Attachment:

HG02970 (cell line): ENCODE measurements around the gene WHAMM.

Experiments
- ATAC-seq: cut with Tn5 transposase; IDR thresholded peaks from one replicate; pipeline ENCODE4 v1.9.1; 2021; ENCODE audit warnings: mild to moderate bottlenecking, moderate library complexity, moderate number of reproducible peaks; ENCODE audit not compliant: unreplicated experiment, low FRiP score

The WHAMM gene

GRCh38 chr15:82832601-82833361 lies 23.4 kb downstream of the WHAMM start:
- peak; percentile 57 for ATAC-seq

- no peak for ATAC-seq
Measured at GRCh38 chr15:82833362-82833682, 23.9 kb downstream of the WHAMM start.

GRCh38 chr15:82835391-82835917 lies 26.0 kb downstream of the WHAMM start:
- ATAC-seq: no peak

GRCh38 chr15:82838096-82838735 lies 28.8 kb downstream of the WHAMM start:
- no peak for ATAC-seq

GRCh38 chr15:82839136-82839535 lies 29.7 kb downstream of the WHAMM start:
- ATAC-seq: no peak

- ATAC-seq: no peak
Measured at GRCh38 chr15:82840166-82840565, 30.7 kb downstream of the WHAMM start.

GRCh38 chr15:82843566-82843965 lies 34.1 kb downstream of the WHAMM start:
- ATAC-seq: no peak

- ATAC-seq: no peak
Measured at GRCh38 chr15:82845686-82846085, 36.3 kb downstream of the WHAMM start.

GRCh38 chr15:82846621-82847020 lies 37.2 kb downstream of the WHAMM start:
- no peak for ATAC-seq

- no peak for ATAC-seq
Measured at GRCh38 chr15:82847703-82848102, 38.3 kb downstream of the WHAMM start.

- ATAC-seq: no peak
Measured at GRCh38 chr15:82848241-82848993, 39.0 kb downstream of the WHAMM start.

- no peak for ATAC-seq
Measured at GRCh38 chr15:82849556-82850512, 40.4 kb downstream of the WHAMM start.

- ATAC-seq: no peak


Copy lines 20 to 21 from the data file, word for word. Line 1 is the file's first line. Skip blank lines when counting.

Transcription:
Measured at GRCh38 chr15:82845686-82846085, 36.3 kb downstream of the WHAMM start.

GRCh38 chr15:82846621-82847020 lies 37.2 kb downstream of the WHAMM start: